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Bear activity increasing on Moose-Wilson Road

MOOSE, Wyo. (KIFI) — Bears have begun to gather within the Moose-Wilson Corridor to forage on seasonally-abundant, natural foods, and Grand Teton National Park officials need your help to provide bears ample space and allow them the opportunity to feed as part of their natural behavior. 

The Moose-Wilson Corridor is dominated by hawthorn and chokecherry shrubs. The berries provide an important food source for bears who are beginning to enter “hyperphagia,” a time when bears increase their feeding to gain the fat reserves necessary for hibernation. Berry production along the Moose-Wilson Road is significant this year, which presents an abundant natural food source for bears and other wildlife.

To provide bears access to these important food sources, park staff use a management strategy tailored to the uniqueness of the Moose-Wilson Road. Short viewing distances, dense vegetation, and the narrow road prevent a safe way to view bears. To lessen the potential for human-bear conflicts, officials ask all visitors remain in their vehicles and drive along the roadway to view bears.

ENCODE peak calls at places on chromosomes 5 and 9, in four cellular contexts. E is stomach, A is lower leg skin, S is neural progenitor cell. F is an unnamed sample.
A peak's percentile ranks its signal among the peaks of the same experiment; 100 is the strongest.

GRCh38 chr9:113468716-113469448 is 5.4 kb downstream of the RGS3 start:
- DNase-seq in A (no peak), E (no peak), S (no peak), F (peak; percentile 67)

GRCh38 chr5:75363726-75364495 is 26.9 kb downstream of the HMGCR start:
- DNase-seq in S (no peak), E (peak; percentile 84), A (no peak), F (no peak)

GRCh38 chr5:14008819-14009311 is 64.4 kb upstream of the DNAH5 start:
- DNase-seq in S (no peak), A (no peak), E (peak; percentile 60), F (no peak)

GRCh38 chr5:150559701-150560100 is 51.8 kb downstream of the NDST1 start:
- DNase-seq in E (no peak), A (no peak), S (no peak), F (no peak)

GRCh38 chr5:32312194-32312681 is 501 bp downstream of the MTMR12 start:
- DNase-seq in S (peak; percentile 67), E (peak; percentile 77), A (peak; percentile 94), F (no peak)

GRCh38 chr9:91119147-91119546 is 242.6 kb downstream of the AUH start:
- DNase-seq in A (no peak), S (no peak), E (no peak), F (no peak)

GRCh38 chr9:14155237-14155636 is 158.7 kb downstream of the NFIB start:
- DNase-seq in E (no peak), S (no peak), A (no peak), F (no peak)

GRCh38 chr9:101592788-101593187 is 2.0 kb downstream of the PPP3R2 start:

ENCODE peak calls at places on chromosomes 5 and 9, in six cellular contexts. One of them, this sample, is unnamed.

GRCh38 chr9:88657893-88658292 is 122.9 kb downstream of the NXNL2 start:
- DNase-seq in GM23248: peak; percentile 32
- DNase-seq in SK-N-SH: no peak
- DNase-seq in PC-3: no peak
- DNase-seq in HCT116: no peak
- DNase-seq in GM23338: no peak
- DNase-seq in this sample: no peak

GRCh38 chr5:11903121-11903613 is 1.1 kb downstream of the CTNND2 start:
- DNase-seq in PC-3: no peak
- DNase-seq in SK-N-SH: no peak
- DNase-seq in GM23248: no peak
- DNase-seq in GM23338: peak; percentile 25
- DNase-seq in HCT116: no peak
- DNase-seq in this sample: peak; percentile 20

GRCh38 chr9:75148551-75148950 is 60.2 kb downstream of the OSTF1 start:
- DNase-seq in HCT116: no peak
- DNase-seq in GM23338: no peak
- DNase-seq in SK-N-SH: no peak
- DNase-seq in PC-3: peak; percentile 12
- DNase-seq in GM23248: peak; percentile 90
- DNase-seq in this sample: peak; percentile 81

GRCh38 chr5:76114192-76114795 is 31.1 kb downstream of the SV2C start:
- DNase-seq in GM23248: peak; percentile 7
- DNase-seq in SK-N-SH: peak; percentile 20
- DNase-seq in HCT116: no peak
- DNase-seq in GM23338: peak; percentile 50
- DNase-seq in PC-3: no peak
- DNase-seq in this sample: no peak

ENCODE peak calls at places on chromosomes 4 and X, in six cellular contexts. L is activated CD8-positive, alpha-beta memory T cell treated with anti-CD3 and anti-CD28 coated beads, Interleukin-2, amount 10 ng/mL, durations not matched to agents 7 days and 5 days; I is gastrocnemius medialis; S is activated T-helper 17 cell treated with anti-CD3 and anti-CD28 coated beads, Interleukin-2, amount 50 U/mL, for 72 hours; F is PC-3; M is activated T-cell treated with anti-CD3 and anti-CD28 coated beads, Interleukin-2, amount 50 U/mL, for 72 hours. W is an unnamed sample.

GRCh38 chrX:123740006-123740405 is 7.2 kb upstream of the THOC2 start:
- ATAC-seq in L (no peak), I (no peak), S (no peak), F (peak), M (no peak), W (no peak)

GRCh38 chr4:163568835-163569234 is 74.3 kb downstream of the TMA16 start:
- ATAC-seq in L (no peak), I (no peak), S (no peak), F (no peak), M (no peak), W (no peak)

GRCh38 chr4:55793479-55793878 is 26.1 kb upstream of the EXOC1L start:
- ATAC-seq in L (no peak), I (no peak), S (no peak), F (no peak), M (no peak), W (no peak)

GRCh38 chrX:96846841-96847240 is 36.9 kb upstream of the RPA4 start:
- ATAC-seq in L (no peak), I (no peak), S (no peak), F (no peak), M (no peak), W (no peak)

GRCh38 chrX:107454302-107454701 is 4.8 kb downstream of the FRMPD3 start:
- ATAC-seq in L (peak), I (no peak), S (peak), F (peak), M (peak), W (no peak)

If you are planning to drive the Moose-Wilson Road, follow these guidelines to protect natural bear movements and practice safe wildlife viewing:

  • Follow direction from park staff managing bear viewing along the roadway.
  • Where posted, remain in your vehicle. Observe bears as you drive by slowly.
  • In many areas, parking is restricted. Please respect all no-parking zones.
  • Respect temporary closures established to provide bears the space they need to forage.
  • Slow down. Bears frequently cross the roadway.
  • Be patient. Help us provide bear viewing opportunities for everyone while minimizing disturbance of foraging bears.

Park staff will continue to monitor bear activity within the Moose-Wilson Corridor. If bear activity increases, the Moose-Wilson Road may be temporarily closed to public access to protect black and grizzly bears.

Federal regulations require you stay at least 100 yards away from bears and wolves and 25 yards from all other wildlife. Learn more about bears, safe bear viewing, and how to properly use bear spray at Please report bear sightings within the park to the nearest visitor center.

Article Topic Follows: Wyoming

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